Because of Mary Lee, a fellow classroom teacher as well as the author of a book about reading aloud, I’ve come around and decided to play, inspired by her superb post today on reading aloud in the classroom. You see, my first response to Rick Walton’s call for stories for his blog, “Why Read Aloud?” was more a feeling of ennui to be completely honest, that here was yet another well-intentioned person outside the classroom telling teachers what to do. Wrote Rick:
And then we will figure out a way to get your stories to the administrators and teachers who need to hear them. Your story of how being read to made your life better might motivate a teacher to read to her kids and make their lives better.
I know, I know. Best of intentions here, but the reasons as to why teachers do or don’t read aloud may well be more complicated than simple motivation. Things like standards, test prep, parental pressure, and more may be significant factors too. And so, inspired by Mary Lee, here are a handful of my posts about reading aloud to my class.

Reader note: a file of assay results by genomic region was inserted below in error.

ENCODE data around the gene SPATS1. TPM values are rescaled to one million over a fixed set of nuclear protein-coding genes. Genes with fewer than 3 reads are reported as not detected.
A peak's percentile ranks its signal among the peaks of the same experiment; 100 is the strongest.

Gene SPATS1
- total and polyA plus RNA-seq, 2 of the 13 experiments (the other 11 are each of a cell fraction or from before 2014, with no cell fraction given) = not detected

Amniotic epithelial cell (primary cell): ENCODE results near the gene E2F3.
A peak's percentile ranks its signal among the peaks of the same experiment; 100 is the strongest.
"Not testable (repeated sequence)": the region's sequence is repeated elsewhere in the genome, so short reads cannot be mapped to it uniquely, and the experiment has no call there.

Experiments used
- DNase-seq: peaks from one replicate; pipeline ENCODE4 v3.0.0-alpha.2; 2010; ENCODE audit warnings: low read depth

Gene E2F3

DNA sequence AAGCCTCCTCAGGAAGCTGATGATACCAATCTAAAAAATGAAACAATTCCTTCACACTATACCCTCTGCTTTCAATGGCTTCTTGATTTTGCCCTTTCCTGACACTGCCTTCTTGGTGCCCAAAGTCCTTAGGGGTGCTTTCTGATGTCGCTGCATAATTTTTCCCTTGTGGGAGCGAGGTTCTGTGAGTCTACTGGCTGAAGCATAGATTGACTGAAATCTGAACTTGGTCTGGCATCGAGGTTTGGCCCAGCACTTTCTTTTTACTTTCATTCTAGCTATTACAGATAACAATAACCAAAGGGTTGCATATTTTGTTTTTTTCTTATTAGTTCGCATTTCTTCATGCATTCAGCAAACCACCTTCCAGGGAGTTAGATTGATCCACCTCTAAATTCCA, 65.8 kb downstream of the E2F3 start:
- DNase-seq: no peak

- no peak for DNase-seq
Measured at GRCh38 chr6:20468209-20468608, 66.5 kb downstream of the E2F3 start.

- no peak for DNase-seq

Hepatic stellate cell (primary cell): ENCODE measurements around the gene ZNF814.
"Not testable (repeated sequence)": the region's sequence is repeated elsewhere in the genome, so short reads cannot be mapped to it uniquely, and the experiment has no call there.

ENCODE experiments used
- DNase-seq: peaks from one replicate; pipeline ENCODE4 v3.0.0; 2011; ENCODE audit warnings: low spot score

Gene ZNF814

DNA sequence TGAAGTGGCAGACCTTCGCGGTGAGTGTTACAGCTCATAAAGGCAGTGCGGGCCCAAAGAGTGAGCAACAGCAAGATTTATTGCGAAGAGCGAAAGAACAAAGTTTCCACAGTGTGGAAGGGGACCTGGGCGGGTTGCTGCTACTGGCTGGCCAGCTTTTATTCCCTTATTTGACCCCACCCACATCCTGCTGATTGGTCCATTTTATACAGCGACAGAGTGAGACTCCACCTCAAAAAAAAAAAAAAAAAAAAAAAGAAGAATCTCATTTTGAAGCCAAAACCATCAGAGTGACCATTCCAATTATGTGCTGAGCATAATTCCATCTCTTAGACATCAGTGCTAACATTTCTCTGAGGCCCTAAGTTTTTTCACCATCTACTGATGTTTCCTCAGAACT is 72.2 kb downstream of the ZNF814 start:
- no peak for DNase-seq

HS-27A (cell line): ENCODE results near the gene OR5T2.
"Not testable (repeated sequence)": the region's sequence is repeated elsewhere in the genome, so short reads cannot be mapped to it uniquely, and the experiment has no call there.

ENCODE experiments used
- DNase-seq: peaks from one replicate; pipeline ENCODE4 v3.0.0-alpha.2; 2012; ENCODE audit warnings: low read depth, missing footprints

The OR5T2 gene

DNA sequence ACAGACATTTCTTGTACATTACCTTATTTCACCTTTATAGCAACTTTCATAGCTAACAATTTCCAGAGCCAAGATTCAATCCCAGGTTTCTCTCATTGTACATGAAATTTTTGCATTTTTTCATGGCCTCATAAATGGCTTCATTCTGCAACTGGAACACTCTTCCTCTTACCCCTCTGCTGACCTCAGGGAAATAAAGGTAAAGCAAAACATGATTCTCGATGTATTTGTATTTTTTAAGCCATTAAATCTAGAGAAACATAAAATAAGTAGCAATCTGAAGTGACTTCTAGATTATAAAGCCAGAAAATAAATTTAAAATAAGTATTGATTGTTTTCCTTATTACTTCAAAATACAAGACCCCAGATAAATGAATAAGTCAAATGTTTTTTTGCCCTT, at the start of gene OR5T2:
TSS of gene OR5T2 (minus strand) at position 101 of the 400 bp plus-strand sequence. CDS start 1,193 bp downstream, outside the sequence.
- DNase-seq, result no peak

First two on some general thoughts about reading aloud to a whole class of children:
And then a bunch (but not all) of my posts on specific books:
- Reading Aloud Rebecca Stead’s When You Reach Me
- Reading Aloud Neil Gaiman’s The Graveyard Book
- Reading Aloud Howie
- Reading Aloud The Latke that Wouldn’t Stop Screaming
- Reading Aloud Alice in Wonderland
- Reading Aloud The Tale of Despereaux
- Reading Aloud Coraline
- Reading Aloud The Invention of Hugo Cabret